Learn to build secure applications from the mindset of the hacker and avoid being exploited.
Once upon a patch
Once upon a time, there was a poor sysadmin, Hal, and Hal was oh so diligent and industrious. Hal’s passion were windows servers and in particular patching these. He loved patches so much, that he couldn’t wait to install the next patches. Every month, Hal was looking for the new security advisories that would explain what new ugly things Mama Microsoft had found out about her products and what she did about these.
Mama Microsoft used to issue several patches each month, so always a lot of work for Hal. Since he didn’t trust automatic updating, he preferred to download and install them manually, after hours at night, when the office was sound asleep.
One day, Mama Microsoft said, from now on, she would only release one monthly patch named CU, a cumulative update. Hal was deeply disappointed – what should he do with all the free time that he would have now, no longer needing to download and install many patches, but just one?
Hal decided, he would use the time for reading. He would not only read the description of the big CU but also these that he hadn’t looked at before, those detailed descriptions for IT professionals. He had read those earlier, until some day, it became boring, reading about all the file versions page by page and in the end, the result was still the same: “install the patch immediately”. But now, with all this free time, he would have another look at them.
One night, going through the pages of https://portal.msrc.microsoft.com/en-us/security-guidance with pleasure, he became all exited. He discovered something that he had never seen before: an advisory about a vulnerability that sounded like it could be abused by any fool right away! An advisory that he could test out without fondling with these proof of concept scripts that he usually didn’t understand, nor understood the output or effect they produced. This advisory went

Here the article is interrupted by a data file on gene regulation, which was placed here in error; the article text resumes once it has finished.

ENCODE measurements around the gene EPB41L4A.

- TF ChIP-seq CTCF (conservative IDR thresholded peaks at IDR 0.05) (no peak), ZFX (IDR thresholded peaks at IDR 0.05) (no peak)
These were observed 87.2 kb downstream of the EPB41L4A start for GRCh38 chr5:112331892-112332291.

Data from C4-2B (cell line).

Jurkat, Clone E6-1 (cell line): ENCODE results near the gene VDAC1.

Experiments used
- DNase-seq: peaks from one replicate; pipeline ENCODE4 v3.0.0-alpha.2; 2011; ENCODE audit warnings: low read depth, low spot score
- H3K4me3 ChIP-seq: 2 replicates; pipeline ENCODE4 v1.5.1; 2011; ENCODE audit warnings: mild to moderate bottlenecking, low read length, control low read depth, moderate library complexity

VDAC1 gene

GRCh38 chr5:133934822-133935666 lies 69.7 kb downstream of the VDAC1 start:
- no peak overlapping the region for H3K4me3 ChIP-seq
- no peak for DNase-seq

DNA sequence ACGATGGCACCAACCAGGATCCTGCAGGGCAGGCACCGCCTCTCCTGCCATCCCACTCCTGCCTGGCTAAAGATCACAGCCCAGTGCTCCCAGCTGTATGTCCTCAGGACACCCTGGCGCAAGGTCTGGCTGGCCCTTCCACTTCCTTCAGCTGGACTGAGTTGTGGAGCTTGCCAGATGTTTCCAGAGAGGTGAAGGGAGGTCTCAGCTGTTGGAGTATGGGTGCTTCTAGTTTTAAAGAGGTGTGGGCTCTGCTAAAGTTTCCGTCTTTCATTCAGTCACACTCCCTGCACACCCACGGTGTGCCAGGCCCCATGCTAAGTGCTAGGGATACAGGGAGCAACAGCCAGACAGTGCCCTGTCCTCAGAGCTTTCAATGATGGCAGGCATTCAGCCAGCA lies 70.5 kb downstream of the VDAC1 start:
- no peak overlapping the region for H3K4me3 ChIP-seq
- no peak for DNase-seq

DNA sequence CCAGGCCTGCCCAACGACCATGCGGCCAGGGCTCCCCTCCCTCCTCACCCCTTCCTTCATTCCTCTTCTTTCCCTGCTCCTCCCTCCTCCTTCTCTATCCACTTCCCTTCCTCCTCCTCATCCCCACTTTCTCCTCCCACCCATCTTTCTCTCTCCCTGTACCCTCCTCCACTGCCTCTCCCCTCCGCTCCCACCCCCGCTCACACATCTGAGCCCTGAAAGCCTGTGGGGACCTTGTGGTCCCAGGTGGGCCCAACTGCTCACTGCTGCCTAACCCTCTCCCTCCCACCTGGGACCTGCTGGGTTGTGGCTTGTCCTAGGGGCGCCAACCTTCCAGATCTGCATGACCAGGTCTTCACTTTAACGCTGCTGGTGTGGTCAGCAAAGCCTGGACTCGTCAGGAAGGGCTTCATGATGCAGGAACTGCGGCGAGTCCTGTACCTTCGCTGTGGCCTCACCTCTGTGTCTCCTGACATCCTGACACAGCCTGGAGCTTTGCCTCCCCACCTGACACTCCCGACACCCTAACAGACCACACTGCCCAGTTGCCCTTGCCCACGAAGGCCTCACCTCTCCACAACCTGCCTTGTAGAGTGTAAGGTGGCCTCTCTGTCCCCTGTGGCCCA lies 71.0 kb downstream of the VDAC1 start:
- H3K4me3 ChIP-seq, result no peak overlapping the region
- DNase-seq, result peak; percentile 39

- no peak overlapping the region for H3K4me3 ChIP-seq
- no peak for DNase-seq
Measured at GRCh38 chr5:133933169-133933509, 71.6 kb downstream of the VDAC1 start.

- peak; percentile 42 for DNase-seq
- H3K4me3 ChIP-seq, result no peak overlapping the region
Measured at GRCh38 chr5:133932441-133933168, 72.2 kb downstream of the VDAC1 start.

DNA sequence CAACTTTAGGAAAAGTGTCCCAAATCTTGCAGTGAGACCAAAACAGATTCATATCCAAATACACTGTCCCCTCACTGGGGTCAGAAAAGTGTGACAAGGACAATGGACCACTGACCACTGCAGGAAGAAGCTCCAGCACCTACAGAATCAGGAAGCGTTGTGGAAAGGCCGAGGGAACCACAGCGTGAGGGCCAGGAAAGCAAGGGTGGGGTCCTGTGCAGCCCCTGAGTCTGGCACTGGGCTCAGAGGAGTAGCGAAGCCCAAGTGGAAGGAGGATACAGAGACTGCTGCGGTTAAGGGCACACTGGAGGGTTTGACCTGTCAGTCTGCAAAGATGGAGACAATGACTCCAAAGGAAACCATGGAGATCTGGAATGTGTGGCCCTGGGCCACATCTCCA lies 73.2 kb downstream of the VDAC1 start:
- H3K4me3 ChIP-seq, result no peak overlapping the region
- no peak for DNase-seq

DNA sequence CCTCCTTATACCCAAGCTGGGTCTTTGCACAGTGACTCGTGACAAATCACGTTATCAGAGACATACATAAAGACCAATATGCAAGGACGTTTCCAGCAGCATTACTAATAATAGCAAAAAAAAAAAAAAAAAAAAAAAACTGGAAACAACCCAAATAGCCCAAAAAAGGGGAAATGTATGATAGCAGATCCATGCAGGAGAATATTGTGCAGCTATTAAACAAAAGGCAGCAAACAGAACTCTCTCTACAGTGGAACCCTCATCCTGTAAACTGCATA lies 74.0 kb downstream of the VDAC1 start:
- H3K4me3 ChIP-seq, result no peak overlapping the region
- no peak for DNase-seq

A tampering vulnerability exists in Microsoft Windows that could allow an authenticated attacker to modify the C:\Users\DEFAULT folder structure. An attacker who successfully exploited this vulnerability could potentially modify files and folders that are synchronized the first time when a user logs in locally to the computer.
He had seen that path before – it is the default profile folder, the one that he could use to place certain shortcuts on the desktop of new users of his terminal server. Oh, he liked that, whenever a new user logged on, those shortcuts were already there. And now anyone should be able to write to that folder, and create new shortcuts? That cannot be! But wait, the patch would resolve that and of course, Hal had already downloaded it. So he installed it and went to bed, knowing that his IT world was again a little safer.
A week later, a new secretary was hired. Lisa was young and pretty. Hal was really looking forward to introducing her to his IT world in the morning after she was shown around. So he sat beside her, started her thin client and, digitally holding her hand, connected to his terminal server to show her these important office desktop icons to work with.
Imagine Hal’s face when instead of his dearest fellows, word, excel and powerpoint, only three text files You.txt, havebeen.txt and pwned.txt showed! Irritated, he opened pwned.txt and in there, in large letters,
HAL LOVES LISA!
appeared before both his and Lisa’s eyes. His blood froze. Quickly closing the text file, blushing, he stuttered “something… is not right here” and fled from the room.